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Just 16 states can get a head start on counting mailed-in ballots

The coming flood of absentee ballots is headed for a bottleneck on Election Day.

Thanks to the coronavirus pandemic, half or maybe more of all votes for president this year are expected to be cast remotely, then deposited in drop boxes or sent in the mail. Good-government groups, partisan operatives and the Postal Service are all urging people who choose to vote this way to complete their civic responsibility as soon as they can as a way to assure their envelope arrives in plenty of time to be counted.

But in two-thirds of the states — including almost all the battlegrounds — the rush of voting early will not translate in any way into a rush of early returns the night of Nov. 3. That's because election officials can't start tabulating mailed ballots until Election Day, or in some cases until after the polls close. This means those millions of votes won't get counted as soon as the millions of votes cast in person — and Election Day will stretch into Election Week, or longer, if contests are too close to call.

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Some of the 34 states may relax their rules in the final seven weeks before the election.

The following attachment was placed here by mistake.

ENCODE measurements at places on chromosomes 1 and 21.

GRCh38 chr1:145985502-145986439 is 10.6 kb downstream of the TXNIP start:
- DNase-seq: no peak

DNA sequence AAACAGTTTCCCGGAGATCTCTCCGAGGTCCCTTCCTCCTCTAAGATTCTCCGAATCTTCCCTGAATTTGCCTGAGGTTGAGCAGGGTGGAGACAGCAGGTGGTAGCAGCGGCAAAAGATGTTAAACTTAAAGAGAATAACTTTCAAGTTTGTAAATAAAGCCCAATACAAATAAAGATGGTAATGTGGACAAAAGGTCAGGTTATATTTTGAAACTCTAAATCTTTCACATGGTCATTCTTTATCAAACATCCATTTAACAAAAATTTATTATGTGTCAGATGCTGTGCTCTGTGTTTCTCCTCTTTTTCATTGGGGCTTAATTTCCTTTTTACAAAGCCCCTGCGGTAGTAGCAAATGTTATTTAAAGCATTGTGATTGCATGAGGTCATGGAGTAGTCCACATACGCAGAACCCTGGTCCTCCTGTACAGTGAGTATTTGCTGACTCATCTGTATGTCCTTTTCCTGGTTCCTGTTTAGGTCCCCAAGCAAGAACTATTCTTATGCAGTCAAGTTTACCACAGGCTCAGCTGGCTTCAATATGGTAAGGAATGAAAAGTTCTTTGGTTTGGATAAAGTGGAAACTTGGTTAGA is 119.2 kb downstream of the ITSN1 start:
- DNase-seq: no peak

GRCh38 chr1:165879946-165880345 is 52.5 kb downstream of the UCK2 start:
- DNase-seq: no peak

But for now, just 16 states allow for officials to begin counting ballots before Election Day. Among them, only North Carolina and Ohio now look to be competitive between President Trump and former Vice President Joe Biden. (There's also a highly competitive Senate race on the ballot in North Carolina.)

Because counting votes before the polls close is allowed in six of the states where the election is being held almost entirely by mail, look for some of the fastest returns in the country to come from Colorado, Hawaii, Montana, Oregon, Utah and Vermont.

Louisiana is the only one of the 16 states where an excuse other than fear of Covid-19 infection is required before voting absentee

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